Death, the concept in life that every human fears, is said to be haunted by humans because of their complexity. Human nature is a continuous topic that the narrator of The Book Thief elaborates on throughout the novel. The author, Markus Zusak, personifies Death as an overworked soul collector who has his own thoughts and feelings especially towards the main character of the novel. Throughout the book, he encounters and narrates the life of a girl known as Liesel Meminger during the times of the Holocaust. The narrative voice offers a unique perspective that assists in improving the book and influencing the feelings or observations of the reader.
The book’s point of view offers the reader more knowledge of what is occurring during the time period of the Holocaust. The book is told from the third person limited where the narrator only knows the thoughts and feelings of Liesel Meminger. Death only knows what is occurring throughout the world through his own personal experiences or other sources like books or people. In the book, Death says, “They kept feeding me. Minute after minute. Shower after shower. I will never forget the first day in Auschwitz… There were broken bodies and dead, sweet hearts” (Zusak 349). Death explains his experience in a summer in Auschwitz, which provides the reader with more knowledge on what is occurring in Poland rather than in Himmel Street. Third person limited offers the author more opportunities to inform the reader of events that could not be told if the book was told in the perspective of Liesel Meminger. First person point of view would have told the story of events that only take place in Himmel Street and through Liesel’s eyes. Personifying Death as a human, the readers are able to receive descriptions or definitions through the use of colors to capture their attention. This helps the reader not only focus on Liesel’s story, but the Holocaust and Death’s own experiences with it.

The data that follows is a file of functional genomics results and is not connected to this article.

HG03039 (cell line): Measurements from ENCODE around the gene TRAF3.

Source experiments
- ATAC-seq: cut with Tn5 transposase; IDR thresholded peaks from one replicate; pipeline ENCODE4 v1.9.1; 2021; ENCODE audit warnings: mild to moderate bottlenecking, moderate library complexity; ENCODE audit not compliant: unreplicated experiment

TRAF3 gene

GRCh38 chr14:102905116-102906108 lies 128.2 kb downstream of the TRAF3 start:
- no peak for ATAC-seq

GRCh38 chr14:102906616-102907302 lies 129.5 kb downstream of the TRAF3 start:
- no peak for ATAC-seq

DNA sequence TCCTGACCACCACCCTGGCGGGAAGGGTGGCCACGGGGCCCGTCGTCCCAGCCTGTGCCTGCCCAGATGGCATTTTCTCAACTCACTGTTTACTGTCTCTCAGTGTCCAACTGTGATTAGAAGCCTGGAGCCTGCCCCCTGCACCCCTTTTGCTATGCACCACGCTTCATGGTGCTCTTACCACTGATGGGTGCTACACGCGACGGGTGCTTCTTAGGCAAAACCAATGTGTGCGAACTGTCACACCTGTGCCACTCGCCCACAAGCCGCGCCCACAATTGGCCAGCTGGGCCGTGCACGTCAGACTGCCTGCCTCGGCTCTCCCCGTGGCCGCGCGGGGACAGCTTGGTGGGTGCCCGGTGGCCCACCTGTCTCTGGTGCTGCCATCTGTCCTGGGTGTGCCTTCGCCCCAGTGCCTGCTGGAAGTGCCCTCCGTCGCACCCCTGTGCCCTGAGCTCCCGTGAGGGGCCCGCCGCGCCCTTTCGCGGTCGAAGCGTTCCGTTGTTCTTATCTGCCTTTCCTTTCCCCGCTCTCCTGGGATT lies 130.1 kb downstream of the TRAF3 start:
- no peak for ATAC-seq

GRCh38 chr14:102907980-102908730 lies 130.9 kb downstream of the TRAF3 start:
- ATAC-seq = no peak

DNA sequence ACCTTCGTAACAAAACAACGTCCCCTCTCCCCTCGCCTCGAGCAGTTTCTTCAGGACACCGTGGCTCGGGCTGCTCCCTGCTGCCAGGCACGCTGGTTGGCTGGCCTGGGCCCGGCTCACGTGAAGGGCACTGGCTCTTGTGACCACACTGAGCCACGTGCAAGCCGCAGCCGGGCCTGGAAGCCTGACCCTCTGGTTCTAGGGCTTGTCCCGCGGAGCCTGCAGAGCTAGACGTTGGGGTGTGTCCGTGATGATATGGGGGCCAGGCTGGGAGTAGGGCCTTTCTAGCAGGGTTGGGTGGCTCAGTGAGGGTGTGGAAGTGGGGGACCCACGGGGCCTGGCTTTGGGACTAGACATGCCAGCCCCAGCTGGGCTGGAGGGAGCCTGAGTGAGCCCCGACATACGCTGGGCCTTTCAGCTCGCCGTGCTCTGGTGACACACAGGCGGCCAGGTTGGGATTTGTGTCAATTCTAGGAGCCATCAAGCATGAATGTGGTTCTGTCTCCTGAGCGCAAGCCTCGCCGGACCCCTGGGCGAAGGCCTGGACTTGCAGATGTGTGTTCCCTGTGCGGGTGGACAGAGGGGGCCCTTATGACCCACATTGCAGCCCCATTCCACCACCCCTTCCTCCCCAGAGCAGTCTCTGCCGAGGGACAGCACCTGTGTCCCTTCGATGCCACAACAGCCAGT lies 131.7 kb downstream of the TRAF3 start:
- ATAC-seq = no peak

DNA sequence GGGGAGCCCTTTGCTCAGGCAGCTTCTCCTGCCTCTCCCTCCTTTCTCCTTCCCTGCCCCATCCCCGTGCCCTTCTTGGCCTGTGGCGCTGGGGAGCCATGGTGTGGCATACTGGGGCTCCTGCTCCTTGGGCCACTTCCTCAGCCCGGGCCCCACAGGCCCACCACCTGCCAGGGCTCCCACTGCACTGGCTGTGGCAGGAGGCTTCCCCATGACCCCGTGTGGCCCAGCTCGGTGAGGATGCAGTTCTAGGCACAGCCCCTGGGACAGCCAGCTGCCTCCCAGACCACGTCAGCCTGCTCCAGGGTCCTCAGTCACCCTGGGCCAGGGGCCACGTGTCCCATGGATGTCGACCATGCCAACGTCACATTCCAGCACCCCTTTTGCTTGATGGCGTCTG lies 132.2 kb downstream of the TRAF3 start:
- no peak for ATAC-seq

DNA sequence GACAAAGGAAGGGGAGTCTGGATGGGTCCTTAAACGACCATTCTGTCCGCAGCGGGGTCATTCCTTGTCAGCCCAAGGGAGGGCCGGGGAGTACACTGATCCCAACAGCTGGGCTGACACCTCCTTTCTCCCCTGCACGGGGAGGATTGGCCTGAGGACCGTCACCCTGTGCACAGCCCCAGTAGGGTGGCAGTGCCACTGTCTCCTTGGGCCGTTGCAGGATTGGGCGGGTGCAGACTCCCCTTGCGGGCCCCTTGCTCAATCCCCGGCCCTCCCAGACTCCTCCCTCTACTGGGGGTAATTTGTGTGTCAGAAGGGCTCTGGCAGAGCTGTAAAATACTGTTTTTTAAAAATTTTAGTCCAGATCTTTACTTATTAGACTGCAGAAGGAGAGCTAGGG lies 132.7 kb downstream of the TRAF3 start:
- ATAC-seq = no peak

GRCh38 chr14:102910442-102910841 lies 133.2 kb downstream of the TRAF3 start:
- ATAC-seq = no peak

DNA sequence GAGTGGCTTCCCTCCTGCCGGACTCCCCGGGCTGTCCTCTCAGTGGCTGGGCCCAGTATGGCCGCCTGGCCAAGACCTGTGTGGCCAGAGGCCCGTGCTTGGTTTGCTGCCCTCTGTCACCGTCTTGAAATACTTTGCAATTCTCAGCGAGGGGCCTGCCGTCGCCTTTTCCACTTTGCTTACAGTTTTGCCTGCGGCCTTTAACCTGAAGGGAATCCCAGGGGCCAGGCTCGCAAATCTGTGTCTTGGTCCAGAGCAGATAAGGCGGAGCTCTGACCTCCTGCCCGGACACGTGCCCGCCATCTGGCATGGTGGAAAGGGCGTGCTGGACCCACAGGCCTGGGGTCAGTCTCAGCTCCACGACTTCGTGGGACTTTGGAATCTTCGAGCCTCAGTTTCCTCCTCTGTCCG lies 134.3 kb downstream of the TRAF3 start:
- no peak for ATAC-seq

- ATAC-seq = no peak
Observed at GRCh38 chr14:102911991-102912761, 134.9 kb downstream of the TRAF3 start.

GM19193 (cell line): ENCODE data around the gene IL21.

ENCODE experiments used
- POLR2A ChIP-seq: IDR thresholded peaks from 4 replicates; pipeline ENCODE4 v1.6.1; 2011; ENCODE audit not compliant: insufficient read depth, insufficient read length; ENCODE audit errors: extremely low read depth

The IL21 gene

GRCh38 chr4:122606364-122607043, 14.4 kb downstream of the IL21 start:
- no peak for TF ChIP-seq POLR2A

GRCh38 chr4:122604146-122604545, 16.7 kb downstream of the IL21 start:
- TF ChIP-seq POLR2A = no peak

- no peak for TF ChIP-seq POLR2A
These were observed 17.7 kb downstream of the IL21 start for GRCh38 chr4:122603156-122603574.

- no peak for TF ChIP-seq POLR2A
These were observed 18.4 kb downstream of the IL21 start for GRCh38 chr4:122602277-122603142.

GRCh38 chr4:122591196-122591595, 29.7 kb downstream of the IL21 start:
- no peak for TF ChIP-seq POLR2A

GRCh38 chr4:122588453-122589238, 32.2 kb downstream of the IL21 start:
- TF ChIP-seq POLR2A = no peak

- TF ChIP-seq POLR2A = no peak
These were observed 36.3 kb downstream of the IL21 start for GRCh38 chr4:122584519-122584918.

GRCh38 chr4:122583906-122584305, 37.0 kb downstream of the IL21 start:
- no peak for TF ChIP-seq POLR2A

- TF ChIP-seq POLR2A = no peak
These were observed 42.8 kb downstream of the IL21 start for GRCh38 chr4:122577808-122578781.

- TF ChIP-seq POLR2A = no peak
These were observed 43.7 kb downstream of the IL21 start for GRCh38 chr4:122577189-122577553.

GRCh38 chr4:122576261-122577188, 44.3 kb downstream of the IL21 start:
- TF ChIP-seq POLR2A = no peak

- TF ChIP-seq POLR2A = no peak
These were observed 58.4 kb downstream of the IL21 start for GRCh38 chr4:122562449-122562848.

Death’s narrative voice helps improve the book in a way where he manipulates the reader’s feelings and thoughts to make the book’s dark events appear humorous or lighthearted. Death tells the story of Liesel Meminger and the Holocaust in a way in which he converts a depressing period of time and makes it seem more hopeful for the readers. This narrative voice tends to be rather welcoming and entertaining. Death claims, “You want to know what I truly look like? I’ll help you out. Find yourself a mirror while I continue” (Zusak 307). Death does not look like what people usually imagine, which contains skull-like features and a scythe. He instead says that he looks like every human. This presents an entertaining tone because Death uses dark humor to make himself seem funny towards the reader. It is a form of dark humor because Death is talking about the sensitive topic that all humans die and therefore he looks like humans. This narrative voice he uses makes the concept seem funnier than saddening. This humor improves the book in a way in which depressing topics seem more happier yet still serious. Without using humor, Death is also able to make the book seem more lighthearted. In the novel, Death states, “Each one an attempt… to prove to me that you, and your human existence, are worth it” (Zusak 15). Death is trying to give the readers a glimpse of hope. The narrator wants the readers to believe that humans can learn to change and improve in times of despair. He is encouraging the readers that even if a world without negative emotions like hatred can truly exist anytime soon, the readers should take a stand to fight against hatred and injustice when it is required. The author offers a welcoming and entertaining narrative voice that gives the readers entertainment and hope to change themselves to be better.